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South Carolina Removes Confederate Treason Flag That U.S. House Republicans Can't Quit
It took 13 hours of debate and disposing of a boatload of dumb amendments designed to slow down the process, but the South Carolina House of Representatives finally voted -- at 1 AM Eastern Thursday -- to remove the Confederate flag from the statehouse grounds. And for all the angry talk about slaps in the face of the honored Confederate dead, the vote wasn't even close: 94-20, well more than the 2/3 majority necessary under the state's stupid flag law. The bill is headed to Gov. Nikki Haley, who has said she would sign it, and the flag should be removed by the weekend, even despite the very real risk that the Devil will take over our great land because of gay marriage.
A whole big chunk of the day was taken up by Republican Rep. Michael A. Pitts, who kept introducing amendments to delay or modify the bill -- like a requirement to display all the various national flags of the Confederacy in a glass case near the Confederate memorial where the flag currently flies -- plus of course explaining that the flag wasn't the least bit racist, no no not at all:
Mr. Pitts stood up, sometimes for 20 minutes at a stretch, defending each amendment with rambling speeches spiked with jokes about his wife and his hearing aids, with sidebars about the Trail of Tears and his grandfather’s lack of racial animus, about poor Southerners in 1861 who did not know the war was about states’ rights or slavery, but only “what they heard at the general store,” which was that the “Northern States are attacking the Southern States.”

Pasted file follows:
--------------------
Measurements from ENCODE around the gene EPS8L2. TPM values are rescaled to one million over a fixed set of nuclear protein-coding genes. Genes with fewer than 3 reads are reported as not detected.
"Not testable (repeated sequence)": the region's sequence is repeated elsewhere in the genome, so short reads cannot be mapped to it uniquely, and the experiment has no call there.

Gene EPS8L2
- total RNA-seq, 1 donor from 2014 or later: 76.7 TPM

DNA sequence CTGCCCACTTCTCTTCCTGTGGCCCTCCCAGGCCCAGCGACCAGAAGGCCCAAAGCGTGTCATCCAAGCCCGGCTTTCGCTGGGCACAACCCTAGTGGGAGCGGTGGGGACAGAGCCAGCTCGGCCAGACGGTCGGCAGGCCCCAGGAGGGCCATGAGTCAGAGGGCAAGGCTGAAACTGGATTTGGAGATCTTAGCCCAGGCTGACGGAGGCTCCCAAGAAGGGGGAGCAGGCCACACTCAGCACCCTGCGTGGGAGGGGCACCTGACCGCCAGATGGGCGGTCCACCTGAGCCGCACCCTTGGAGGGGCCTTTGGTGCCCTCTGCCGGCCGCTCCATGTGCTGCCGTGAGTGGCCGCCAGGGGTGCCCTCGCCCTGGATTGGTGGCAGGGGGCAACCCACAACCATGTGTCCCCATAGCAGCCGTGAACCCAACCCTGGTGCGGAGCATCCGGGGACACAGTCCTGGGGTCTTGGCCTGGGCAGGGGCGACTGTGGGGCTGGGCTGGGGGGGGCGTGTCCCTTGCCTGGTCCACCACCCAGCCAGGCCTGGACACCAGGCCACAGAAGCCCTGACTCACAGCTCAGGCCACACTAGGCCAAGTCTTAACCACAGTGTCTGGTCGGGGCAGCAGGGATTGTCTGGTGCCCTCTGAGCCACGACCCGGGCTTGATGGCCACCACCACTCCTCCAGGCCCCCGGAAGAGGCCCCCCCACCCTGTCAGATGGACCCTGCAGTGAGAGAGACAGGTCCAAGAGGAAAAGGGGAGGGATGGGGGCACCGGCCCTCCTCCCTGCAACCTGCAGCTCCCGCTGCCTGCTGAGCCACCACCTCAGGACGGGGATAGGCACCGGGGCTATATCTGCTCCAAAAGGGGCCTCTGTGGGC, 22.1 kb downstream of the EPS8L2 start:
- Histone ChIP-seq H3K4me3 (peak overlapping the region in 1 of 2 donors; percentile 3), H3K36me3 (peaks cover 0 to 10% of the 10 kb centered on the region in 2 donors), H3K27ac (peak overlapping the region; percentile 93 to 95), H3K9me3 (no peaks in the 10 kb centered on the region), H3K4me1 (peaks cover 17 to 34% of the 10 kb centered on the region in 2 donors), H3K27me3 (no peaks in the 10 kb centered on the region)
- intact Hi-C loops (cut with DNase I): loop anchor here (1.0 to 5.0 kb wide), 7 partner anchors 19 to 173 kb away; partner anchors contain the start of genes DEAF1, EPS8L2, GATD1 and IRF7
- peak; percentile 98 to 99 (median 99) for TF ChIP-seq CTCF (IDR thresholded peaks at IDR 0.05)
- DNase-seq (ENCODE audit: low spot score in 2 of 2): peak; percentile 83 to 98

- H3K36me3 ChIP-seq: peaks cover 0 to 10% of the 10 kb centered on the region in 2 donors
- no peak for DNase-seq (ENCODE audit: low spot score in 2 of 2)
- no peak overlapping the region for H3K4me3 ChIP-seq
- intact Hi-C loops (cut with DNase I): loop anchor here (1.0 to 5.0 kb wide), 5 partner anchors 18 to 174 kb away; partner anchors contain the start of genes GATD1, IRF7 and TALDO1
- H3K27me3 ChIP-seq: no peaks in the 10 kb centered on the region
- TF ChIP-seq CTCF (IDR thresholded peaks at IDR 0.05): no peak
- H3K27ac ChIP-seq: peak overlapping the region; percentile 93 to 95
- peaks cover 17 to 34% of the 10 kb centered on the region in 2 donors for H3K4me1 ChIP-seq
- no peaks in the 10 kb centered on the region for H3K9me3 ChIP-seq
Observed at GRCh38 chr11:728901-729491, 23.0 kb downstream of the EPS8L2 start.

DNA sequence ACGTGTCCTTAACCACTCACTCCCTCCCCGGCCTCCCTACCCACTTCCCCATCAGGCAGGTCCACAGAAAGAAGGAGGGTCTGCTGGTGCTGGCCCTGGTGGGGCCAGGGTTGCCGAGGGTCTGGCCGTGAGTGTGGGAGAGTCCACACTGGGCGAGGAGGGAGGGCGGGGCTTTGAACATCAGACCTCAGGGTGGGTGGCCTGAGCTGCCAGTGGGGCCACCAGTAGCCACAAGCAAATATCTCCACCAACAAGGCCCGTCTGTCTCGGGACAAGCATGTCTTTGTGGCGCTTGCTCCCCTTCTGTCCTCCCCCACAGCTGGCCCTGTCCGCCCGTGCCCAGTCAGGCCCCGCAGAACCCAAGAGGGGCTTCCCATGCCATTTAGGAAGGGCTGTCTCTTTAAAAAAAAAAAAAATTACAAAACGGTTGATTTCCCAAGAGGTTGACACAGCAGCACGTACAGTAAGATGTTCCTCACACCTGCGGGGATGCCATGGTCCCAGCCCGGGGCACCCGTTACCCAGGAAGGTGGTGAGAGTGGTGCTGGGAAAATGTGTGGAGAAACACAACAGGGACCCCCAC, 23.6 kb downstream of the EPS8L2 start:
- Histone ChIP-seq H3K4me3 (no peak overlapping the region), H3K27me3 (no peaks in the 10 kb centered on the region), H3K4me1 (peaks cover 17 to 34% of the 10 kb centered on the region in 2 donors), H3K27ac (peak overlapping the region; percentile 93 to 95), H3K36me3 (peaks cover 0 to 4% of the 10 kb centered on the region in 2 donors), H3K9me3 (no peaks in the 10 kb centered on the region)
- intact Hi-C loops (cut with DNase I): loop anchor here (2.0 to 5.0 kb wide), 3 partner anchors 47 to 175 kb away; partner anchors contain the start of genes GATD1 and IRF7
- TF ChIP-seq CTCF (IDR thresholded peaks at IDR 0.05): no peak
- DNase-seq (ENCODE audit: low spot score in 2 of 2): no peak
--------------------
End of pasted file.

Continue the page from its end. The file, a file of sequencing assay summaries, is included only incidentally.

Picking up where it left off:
Other Republicans liked an amendment that called for a referendum, so that The People could decide. In 2016, during the general election.
And then, of course, because they're now a mandatory part of every political debate on every issue from gun control to parking regulations, there were the death threats. Mark A. Keel, chief of the South Carolina Law Enforcement Division, said that "Legislators on both sides of the issue have received communications that include death threats" and noted, helpfully, that "That’s not free speech; it’s illegal to threaten to kill or injure a public official or their immediate family.” This is useful information that many folks may want to keep on a laminated card in their wallet, just in case they're not sure.
At around 8 PM, Republican Jenny Horne gave a brief speech that may have helped shame some of her colleagues to drop the bullshit, reminding them that the vote was about a symbol of segregation and racism that had been embraced by a mass murderer. You know how sometimes you have to skip the videos on Wonkette? This is not one of those videos you should skip:
“I cannot believe that we do not have the heart in this body to do something meaningful such as take a symbol of hate off these grounds on Friday,” Horne said, shouting through tears. “For the widow of Sen. Pinckney and his two young daughters, that would be adding insult to injury.”
As for the Honored Confederate Dead, Horne said, maybe it's time to just let them stay buried and remember that the stupid war ended a long time ago, and that the flag's modern connotations of hatred and white supremacy have made its presence at the statehouse intolerable: